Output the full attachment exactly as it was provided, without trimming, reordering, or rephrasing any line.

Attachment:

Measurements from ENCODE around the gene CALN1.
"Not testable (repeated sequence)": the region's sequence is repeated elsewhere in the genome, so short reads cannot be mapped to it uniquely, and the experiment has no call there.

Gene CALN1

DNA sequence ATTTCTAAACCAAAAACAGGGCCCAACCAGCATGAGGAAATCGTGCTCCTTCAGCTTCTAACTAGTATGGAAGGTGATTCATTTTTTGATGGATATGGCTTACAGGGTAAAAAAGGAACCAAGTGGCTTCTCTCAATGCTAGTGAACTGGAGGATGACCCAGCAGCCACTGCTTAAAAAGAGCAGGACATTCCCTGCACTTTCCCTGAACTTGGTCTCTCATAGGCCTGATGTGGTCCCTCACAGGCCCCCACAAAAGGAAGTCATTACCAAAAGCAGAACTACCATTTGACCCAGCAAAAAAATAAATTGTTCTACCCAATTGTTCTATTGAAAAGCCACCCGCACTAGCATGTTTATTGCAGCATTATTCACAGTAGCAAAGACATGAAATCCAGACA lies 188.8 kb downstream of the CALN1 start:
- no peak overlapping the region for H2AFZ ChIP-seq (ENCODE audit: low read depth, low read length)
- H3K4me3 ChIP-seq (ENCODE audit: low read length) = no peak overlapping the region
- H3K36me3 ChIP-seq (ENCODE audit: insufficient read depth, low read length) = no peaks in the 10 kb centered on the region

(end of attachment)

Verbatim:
Measurements from ENCODE around the gene CALN1.
"Not testable (repeated sequence)": the region's sequence is repeated elsewhere in the genome, so short reads cannot be mapped to it uniquely, and the experiment has no call there.

Gene CALN1

DNA sequence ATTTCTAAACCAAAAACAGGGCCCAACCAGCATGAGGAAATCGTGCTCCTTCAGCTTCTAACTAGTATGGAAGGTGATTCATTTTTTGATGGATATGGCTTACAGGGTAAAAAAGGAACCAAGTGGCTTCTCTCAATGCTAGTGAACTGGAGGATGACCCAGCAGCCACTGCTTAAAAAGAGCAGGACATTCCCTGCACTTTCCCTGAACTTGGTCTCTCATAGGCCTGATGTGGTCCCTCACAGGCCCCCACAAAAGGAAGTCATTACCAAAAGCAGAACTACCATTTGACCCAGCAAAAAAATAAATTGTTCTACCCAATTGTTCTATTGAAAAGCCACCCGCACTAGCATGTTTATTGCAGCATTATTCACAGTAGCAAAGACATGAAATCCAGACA lies 188.8 kb downstream of the CALN1 start:
- no peak overlapping the region for H2AFZ ChIP-seq (ENCODE audit: low read depth, low read length)
- H3K4me3 ChIP-seq (ENCODE audit: low read length) = no peak overlapping the region
- H3K36me3 ChIP-seq (ENCODE audit: insufficient read depth, low read length) = no peaks in the 10 kb centered on the region